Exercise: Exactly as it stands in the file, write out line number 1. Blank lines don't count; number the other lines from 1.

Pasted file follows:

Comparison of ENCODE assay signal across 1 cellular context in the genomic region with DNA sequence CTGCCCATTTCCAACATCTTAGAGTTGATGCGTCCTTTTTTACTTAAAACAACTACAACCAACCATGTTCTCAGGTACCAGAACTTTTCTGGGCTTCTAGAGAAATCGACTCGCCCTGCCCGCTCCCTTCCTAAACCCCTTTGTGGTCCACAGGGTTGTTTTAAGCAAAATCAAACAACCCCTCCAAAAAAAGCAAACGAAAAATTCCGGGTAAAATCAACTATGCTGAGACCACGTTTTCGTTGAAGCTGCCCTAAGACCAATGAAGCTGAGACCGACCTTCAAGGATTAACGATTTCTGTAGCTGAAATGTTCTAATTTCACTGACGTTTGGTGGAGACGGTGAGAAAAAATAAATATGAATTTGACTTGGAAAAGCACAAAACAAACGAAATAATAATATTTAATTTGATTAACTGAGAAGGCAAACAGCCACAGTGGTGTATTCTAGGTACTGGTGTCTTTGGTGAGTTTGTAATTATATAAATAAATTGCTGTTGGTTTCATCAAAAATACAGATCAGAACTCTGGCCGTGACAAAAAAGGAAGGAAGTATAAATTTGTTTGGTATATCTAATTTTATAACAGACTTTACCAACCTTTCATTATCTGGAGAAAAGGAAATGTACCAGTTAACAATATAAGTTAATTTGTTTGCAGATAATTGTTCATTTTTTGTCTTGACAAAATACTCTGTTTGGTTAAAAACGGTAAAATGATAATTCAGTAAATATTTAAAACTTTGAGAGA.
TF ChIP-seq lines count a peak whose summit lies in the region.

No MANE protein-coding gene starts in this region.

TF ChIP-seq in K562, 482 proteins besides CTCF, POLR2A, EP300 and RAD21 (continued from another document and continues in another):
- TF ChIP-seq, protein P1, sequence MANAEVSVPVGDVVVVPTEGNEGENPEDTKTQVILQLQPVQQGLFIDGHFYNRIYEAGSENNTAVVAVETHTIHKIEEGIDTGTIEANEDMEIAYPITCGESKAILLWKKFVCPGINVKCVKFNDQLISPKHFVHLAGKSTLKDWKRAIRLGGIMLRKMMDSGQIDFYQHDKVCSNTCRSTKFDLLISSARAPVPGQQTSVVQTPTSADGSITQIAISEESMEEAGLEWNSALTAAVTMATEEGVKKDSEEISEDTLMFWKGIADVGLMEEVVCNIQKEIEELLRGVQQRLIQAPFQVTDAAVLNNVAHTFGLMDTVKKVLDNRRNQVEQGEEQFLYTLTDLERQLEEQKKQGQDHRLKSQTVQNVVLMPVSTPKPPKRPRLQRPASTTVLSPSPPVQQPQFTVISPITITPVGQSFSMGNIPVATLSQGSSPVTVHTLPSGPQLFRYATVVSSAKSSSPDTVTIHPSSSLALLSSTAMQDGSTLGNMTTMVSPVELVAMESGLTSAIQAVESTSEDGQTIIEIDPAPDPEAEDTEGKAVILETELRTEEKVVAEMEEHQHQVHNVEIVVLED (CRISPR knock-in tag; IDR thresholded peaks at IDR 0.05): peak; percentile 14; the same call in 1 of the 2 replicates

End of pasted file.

Comparison of ENCODE assay signal across 1 cellular context in the genomic region with DNA sequence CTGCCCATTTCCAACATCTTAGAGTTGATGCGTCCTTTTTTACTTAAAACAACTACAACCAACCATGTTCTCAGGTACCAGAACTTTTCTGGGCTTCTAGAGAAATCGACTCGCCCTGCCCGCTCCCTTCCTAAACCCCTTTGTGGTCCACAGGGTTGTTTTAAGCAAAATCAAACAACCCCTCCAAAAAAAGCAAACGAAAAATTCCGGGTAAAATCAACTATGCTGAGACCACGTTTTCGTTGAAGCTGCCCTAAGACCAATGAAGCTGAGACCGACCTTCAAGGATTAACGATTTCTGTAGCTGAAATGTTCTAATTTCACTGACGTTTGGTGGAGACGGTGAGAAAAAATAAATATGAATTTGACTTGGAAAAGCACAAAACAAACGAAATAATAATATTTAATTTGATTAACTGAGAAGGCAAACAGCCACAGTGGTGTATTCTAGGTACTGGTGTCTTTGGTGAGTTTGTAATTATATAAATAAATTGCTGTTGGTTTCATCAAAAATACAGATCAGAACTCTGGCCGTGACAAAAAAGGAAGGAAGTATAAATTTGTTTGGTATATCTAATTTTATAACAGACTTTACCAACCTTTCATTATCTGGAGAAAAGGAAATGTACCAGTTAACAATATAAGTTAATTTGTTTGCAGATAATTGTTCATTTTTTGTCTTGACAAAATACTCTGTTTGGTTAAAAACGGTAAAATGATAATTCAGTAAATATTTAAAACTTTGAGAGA.